Non-Hodgkin lymphoma is a type of cancer that affects the immune system and may cause varying symptoms depending on where it starts or grows. Females and males may develop similar symptoms.
Lymphomas can start anywhere in the body where lymph tissue is present. There are many different types of non-Hodgkin lymphoma (NHL), and doctors typically classify them according to whether they affect B cells or T cells or how fast they grow and spread. B cells and T cells are lymphocytes.
NHL is one of the most common cancers in the United States, accounting for around
This article discusses NHL symptoms and how doctors treat them. In addition, it outlines when to contact a doctor.
A note about sex and gender
Sex and gender exist on spectrums. This article will use the terms “male,” “female,” or both to refer to sex assigned at birth. Click here to learn more.
NHL symptoms do not differ between males or females, and no NHL symptoms are specific to females. The following section discusses NHL signs and symptoms that can affect females and males.
The condition can
The ACS advises that sometimes NHL may not cause any symptoms until it grows larger. The ACS also notes that having one or more symptoms does not mean that someone definitely has lymphoma. Other conditions, such as infection, may cause similar symptoms.
Common signs and symptoms of non-Hodgkin lymphoma
Common symptoms of NHL may include:
- enlarged lymph nodes, which someone may feel as a lump in the neck, groin, or armpit
- frequent or severe infections
- weight loss
- swollen abdomen
- early satiety
- easily bruising or bleeding
- chest pain
- shortness of breath or coughing
Additionally, some people with NHL may experience:
- drenching night sweats
- losing at least 10% of their body weight over 6 months without trying
- fever without an infection which may come and go over several days or weeks
Symptoms of lymphoma in the abdomen
Lymphomas may start to grow in the abdomen and affect other organs, such as the spleen and liver. They may cause the following symptoms:
- abdominal pain or swelling
- loss of appetite
- early satiety
- nausea and vomiting
Symptoms of lymphoma in the chest
Lymphoma may start in the thymus or lymph nodes in the chest, causing the following symptoms:
- difficulty breathing
- chest pain
If the lymphoma presses on the superior vena cava (SVC), which is a vein, it may alter the flow of blood and lead to swelling in the head, arms, and upper chest. Doctors call this SVC syndrome, it is potentially life threatening and a medical emergency.
Symptoms of lymphoma in the skin
Some people may see and feel lymphomas in the skin. They may notice the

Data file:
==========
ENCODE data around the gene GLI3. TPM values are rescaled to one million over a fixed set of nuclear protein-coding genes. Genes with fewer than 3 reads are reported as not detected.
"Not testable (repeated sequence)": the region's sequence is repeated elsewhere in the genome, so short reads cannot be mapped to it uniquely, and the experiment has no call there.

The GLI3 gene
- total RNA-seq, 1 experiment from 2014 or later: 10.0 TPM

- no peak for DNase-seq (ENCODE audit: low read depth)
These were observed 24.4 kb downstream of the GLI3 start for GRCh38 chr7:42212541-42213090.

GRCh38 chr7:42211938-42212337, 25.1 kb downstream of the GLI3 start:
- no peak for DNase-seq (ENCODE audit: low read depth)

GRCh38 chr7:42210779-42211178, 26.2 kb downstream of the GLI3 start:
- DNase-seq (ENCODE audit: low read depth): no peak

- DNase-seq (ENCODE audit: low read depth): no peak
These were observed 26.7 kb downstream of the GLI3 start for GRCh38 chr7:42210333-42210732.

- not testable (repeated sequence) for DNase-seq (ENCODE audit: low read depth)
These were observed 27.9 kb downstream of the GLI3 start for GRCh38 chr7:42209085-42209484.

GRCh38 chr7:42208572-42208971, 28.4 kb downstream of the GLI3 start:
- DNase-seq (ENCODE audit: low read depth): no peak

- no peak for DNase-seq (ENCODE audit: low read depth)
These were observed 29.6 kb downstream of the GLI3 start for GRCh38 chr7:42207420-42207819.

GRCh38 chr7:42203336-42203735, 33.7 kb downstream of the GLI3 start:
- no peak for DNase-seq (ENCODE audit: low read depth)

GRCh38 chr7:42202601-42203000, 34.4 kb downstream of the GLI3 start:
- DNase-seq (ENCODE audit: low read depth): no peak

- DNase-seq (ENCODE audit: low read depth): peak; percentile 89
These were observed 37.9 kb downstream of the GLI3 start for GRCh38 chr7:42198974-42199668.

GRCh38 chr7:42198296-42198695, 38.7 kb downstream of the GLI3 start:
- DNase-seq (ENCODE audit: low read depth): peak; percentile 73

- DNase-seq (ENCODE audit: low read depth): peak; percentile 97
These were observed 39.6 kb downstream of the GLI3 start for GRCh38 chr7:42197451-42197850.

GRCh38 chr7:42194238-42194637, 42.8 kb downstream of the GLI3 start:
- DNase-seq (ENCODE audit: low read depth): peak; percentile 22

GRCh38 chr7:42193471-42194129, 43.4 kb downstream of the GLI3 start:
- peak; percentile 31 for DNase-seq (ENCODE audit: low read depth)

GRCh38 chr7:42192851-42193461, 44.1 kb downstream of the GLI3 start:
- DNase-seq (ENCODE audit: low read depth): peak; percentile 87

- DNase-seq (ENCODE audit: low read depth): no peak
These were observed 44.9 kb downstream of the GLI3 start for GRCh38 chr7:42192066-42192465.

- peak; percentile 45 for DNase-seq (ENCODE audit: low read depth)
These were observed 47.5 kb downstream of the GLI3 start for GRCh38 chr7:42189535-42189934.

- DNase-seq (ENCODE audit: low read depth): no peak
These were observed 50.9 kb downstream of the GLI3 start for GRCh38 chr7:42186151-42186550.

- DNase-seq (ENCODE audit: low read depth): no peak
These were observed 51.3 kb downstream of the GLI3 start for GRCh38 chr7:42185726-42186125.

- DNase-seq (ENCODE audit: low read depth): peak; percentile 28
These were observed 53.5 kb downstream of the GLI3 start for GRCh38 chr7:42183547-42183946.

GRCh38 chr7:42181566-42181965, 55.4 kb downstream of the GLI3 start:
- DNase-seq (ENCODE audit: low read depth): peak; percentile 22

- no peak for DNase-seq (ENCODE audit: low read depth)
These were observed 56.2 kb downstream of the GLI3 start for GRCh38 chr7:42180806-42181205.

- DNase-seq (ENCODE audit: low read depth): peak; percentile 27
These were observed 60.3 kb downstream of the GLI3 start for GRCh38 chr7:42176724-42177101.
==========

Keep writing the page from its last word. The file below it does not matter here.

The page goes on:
- tumors or nodules
- papules, which are small, pimple-like lesions
- plaques, which are thick, raised, or lowered lesions
- patches, which are flat lesions
Skin lymphomas may appear as a rash and are often itchy and red to purple in color.
Symptoms of lymphoma affecting the brain
Primary brain lymphomas may affect the areas around the brain and spinal cord, producing symptoms such as:
- difficulty with thinking or speaking
- personality changes
- weakness in parts of the body
- double vision
- numbness in the face
The way doctors and oncologists treat NHL depends on the type, how advanced it is, and other factors.
- radiation therapy
- targeted drug therapy
- stem cell transplant
A person should contact a doctor if they have any symptoms of NHL. In many cases, another condition
- people aged 60 and over
- males, but certain types of NHL are more common in females
- in the U.S., white Americans are more likely to develop NHL than African Americans and Asian Americans
- people who have a first-degree relative (parent, child, sibling) with NHL
- people who are exposed to certain chemicals
- people who have had radiation therapy
- people who have received organ transplants
- people living with HIV and some genetic syndromes
- people living with certain autoimmune diseases
- people who have experienced certain infections
- people with obesity or more weight
- people with breast implants are more at risk of developing a rare type of NHL called breast implant-associated anaplastic large cell lymphoma
People should speak with a healthcare professional to find out more about their individual risk of developing NHL.
NHL is a form of cancer affecting the immune system and does not have symptoms specific to females. NHL may cause varying symptoms depending on where it develops in the body, its type, and how advanced it is.
People who notice any symptoms of NHL should speak with a doctor. Other conditions may cause similar symptoms and a healthcare professional can identify whether a person’s symptoms are due to NHL or another condition. They can also recommend appropriate treatment.